NHK: Don’t catch cold after taking a hot bath in winter
NHK: Don’t catch cold after taking a hot bath in winter, beware of “heat shock”. NHK news: Mr. Norizumu shared that his family also had a “heat shock” incident. A few years ago in February, she heard a strange noise from her husband in the bathroom while watching TV, but there was no response to calling or knocking on the door. The bathroom door was blocked and could not be opened. She forcibly opened the door and found her husband lying on the ground, slowly regaining consciousness.
Norizumu’s husband is 40 years old and does not have high blood pressure. He likes bathing. The husband drank half a bottle of red wine before this bath, which may be the main cause of heat shock. Everyone may have “heat shock” after taking a bath, especially families with elderly people should be especially careful.
Maeda Shinji, a professor at the International Medical Welfare University in Japan, said that rapid temperature changes can cause a sudden increase or decrease in blood pressure, causing syncope or heart attack, which is called “heat shock.” During the winter bathing process, we enter the cold bathroom from the warm room and then into the warm hot water. During this process, blood pressure will fluctuate up and down, and there is a risk of heat shock.
In 2019, about 4,900 elderly people in Japan died of “heat shock” after bathing, which is 1.5 times more than 10 years ago. As shown in the figure, the death peak is from November to April of each year, and the risk is highest in January.
In order to prevent “heat shock” in bathing, we need to take the following safety measures:
- 1. Increase the temperature of the changing room and bathroom before taking a bath;
- 2. When taking a bath, the water temperature should be controlled below 41 degrees, preferably not more than 10 minutes;
- 3. Don’t suddenly stand up from the water after taking a bath;
- 4. Do not take a bath immediately after eating, drinking or taking certain drugs;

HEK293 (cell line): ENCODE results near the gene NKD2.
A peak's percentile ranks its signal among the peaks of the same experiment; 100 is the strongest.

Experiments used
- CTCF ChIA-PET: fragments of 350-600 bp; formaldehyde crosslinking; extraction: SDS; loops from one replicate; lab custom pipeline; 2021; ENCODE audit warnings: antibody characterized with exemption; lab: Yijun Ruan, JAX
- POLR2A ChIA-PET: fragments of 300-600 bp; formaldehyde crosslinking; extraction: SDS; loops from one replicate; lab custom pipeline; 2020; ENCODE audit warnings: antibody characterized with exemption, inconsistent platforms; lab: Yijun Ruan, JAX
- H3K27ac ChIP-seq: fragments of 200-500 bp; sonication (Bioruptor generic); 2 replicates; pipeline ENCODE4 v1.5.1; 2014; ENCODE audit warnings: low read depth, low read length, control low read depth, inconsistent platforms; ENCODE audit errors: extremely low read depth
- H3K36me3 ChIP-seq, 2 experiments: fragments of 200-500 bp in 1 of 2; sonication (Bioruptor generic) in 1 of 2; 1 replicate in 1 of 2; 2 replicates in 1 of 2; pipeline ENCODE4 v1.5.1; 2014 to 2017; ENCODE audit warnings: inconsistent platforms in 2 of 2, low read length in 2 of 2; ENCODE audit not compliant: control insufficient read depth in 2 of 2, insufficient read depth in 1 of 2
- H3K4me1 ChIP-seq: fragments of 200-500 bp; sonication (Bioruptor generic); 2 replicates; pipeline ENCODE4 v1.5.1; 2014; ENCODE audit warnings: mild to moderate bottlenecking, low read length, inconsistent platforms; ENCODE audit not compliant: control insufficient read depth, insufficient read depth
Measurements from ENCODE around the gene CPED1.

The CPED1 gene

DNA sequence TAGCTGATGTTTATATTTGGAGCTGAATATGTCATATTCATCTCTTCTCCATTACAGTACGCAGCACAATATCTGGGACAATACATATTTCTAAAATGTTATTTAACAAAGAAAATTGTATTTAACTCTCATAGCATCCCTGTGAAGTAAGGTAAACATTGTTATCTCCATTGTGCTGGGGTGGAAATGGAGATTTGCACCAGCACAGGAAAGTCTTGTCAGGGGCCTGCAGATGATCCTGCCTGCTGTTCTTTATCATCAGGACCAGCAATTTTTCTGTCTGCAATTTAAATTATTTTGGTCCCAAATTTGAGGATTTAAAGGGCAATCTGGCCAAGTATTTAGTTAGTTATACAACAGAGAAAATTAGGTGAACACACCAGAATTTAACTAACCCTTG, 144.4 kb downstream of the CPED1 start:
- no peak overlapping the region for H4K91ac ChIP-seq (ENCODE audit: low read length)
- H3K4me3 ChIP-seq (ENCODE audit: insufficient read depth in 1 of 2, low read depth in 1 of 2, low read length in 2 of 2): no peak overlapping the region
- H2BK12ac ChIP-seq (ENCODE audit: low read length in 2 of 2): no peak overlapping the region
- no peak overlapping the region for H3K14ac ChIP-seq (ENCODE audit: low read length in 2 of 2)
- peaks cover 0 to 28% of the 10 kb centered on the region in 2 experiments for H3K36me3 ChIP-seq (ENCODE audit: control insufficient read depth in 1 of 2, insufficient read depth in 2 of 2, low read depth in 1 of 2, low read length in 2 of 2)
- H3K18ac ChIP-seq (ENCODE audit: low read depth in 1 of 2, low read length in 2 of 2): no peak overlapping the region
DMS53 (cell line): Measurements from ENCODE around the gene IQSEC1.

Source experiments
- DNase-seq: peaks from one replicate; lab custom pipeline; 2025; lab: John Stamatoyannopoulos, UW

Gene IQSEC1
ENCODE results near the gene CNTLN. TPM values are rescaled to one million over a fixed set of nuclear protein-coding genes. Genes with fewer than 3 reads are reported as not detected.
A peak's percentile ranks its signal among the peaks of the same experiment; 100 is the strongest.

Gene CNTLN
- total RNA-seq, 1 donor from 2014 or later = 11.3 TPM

- 5. Talk to your family before taking a bath.
Affected by the epidemic, it is necessary to be more vigilant about “heat shock” this winter. In order to control the epidemic, we need to open windows frequently for ventilation, which may cause heat shock due to sudden cold.
In an interview with NHK, a nursing staff at a welfare facility in Hokkaido said that in order to prevent influenza, the facility must open windows for ventilation every winter. As long as you follow the correct steps, even in very cold Hokkaido, you can breathe safely.
- 1. Don’t open one window completely. You can open multiple windows a bit to avoid cold wind entering the room at once.
- 2. In order to keep the indoor temperature constant, you can turn on the air conditioner and send in warm air during the ventilation process.
- 3. Use a humidifier to maintain indoor humidity to prevent drying while slowing down the rate of room temperature drop.
- 4. We can ventilate when the elderly go to other rooms to eat, and the room temperature can slowly recover after returning to the house.
Infectious disease expert, Professor Yoshiaki Katsuta of Kansai Welfare University also stated that the purpose of ventilation is to let the air flow and dilute the air aerosol, not to lower the room temperature. If we get the purpose of ventilation wrong, open all the windows in order to lower the room temperature, the rapid temperature changes may cause heat shock. Therefore, we can put outside air into an empty room or corridor, close the windows, open the doors of other rooms, and use the “two-stage ventilation” method to effectively ventilate while slowing down temperature changes and avoid sudden heat shock.